Max Kepler Should Be the Oddfielder Left Out When Buxton Returns
The Minnesota Twins are on a roll, winning again on Wednesday, their fourth-in-a-row and sixth victory in their last seven games. At 20-29, there’s still a very steep hill for this team to climb back into the playoff race but watching them play has been much more enjoyable of late. In a 162-game season, any streak of decent baseball is a breath of fresh air when everything you’ve watched so far in 2021 has made you want to pull your eyeballs out.
And the recent surge has been lead by an unexpected cast of characters. Youngsters who we didn’t expect to contribute in any real way this season have provided the exact jolt fans have been waiting for. Sure, guys like Rob Refsnyder is certainly part of the offensive turnaround and a warming Miguel Sano certainly helps too. But, none of it seems possible without the new guys, Alex Kirilloff and Trevor Larnach.
In the last seven days, Minnesota has played eight games. Kirilloff is hitting .333 (he’s played five of the eight) with four RBI and two doubles. Larnach, much like Alex did early, has struggled in the batting average category (currently hitting .200 on the season), but he’s tied for the most homeruns of any Twin during their hot streak in the last week (2) and accounts for some big hits in big spots. And when Trevor connects… the ball goes hard.
Alex Kirilloff has a 14.5% Barrel per PA. The MLB qualified leader is Shohei Ohtani at 14.3%— Ted (@tlschwerz) May 25, 2021
He also has a 50% hard hit rate while fellow rookie Trevor Larnach is at 43.8%. If they qualified, that’d be 2nd and 8th in MLB.#MNTwins prospects showing up nicely.
Trevor Larnach has 11 hits so far in his MLB career.— Matthew Taylor (@MatthewTaylorMN) May 26, 2021
The exit velos on those 11 hits:
461 FEET 112 MPH off the bat of Trevor Larnach! pic.twitter.com/yzKCQswRvg— Sequence (@SequenceJM) May 25, 2021
When Buxton returns
Byron Buxton isn’t expected to return to the Minnesota Twins lineup for another two weeks. He had a minor setback during the recovery from his hip injury and the date of his return has been pushed back to June 8 (according to Patrick Reusse – Star Tribune). So, Baldelli and the front office have some time to figure this thing out.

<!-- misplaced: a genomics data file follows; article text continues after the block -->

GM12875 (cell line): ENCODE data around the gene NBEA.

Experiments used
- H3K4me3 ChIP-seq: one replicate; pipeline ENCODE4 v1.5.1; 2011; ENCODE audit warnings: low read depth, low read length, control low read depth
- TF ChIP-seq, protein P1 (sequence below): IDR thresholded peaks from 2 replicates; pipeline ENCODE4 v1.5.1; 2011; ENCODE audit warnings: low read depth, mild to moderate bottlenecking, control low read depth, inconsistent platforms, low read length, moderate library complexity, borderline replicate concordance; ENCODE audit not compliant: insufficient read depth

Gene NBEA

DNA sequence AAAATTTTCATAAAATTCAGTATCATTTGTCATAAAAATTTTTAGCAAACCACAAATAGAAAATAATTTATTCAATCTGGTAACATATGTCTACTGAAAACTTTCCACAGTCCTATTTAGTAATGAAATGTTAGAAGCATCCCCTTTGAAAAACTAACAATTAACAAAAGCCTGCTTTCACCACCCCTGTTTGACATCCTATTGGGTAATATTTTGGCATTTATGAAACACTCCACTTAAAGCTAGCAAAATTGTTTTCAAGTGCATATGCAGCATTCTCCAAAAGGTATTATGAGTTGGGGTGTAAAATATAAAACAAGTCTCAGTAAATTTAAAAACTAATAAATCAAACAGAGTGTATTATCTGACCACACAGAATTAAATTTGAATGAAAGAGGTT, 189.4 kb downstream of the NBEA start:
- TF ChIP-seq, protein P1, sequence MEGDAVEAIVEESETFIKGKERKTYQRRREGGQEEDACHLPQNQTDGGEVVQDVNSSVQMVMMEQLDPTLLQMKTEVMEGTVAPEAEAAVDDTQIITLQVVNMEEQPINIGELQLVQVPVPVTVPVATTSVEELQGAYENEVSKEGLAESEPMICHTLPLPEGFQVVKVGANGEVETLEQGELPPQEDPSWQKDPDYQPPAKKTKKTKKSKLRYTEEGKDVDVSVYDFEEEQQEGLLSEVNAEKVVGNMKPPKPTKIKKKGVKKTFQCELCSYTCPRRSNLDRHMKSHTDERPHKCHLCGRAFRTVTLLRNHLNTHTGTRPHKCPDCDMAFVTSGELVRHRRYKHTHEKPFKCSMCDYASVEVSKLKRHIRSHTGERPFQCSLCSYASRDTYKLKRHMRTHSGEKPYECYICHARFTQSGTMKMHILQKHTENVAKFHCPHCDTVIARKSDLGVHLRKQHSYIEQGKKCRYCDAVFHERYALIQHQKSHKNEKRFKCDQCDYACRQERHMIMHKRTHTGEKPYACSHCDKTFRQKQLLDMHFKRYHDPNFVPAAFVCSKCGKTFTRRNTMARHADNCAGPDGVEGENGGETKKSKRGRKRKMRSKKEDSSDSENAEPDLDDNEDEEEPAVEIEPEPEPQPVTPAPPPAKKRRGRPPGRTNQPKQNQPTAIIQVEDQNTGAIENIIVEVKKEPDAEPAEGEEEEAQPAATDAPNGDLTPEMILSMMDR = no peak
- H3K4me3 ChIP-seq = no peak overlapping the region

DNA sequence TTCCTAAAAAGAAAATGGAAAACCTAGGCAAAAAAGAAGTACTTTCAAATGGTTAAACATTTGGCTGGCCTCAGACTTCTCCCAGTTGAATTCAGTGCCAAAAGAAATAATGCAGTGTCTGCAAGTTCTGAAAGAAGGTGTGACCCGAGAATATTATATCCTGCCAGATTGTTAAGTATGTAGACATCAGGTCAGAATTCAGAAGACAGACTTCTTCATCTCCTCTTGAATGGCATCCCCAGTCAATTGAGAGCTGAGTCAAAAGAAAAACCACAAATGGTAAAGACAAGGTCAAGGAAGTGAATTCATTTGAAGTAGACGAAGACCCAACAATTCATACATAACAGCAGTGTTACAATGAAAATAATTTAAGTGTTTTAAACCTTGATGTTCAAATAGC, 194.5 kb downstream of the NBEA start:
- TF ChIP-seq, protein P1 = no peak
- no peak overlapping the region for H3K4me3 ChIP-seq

But as long as everyone gets/stays healthy, there will eventually be too many starting outfielders to fit into the Twins grass. Let’s leave Garlick and Refsnyder out of this conversation because those two are utility backups and that’s how they should be treated.
But all of Buxton, Kepler, Kirilloff and Larnach need everyday at-bats because [a] they’re getting paid for them (Kepler and Buxton) or [b] they need to develop as professional baseball players (Larnach and Kirilloff). Unfortunately, only three guys can play in the outfield at a time.
Want more bodies for your already too crowded scenario? Luis Arraez is expected to return from his IL stint around the same time Buxton does. With Polanco, Donaldson and Simmons all healthy in the infield, Arraez could be part of the group looking for innings in the outfield as well.
So where does this leave us?
Look, Max Kepler isn’t part of the long term plans for the Minnesota Twins. Their corner outfielders of the future are Alex Kirilloff and Trevor Larnach. With the trade deadline looming, Kepler’s days in a Twins uniform could be numbered.
Even if Larnach isn’t hitting for the average Falvine would like to see, he has the upside that Max doesn’t. Kepler’s having a down year but his numbers don’t look that much different than the rest of his career. His batting average has dropped .20 points but his 2021 OPS (.745) is nearly identical to his career mark (.762) and his OPS+ for this year is actually 10 points higher (111) than what he’s shown through his career (104)..
In other words, we know what Max is. He’s Trevor Bauer’s father. Beyond that, he hits .240 with an OPS that flirts with .800 during his good years. Even with his batting average subdued at .200, Larnach is repping a .702 OPS. Now, there’s more to a baseball player than hitting but Max Kepler isn’t a guy this roster can’t afford to lose.
Still, he’s a guy who should have some worth on the trade market.
OPS by #MNTwins hitters since the start of last season (minimum 150 PA):
.984 — Byron Buxton
.943 — Nelson Cruz
.811 — Josh Donaldson
.765 — Miguel Sanó
.748 — Max Kepler
*.724 — LEAGUE AVERAGE*
.723 — Luis Arraez
.680 — Andrelton Simmons
.663 — Jorge Polanco
.641 — Mitch Garver— Aaron Gleeman (@AaronGleeman) May 23, 2021
The Sano option
The other option for the Minnesota Twins, if they don’t want to send Trevor Larnach back down to the minors, is to trade Miguel Sano during his current hot streak. Sano has numbers nearly identical to Kepler’s even as he’s picked up his game in May, but I have to believe there’s a team out there who will see his upside as higher than Kepler’s.
If Falvine would rather trade Sano, Kirilloff has looked really good defensively at first base too. Personally, I like Sano’s upside more than Kepler’s and I’ll take his rollercoaster ride of hopes and dreams over what we know we have in Max. But again, I’m not the one combing through trade offers.
Eric Strack | Minnesota Sports Fan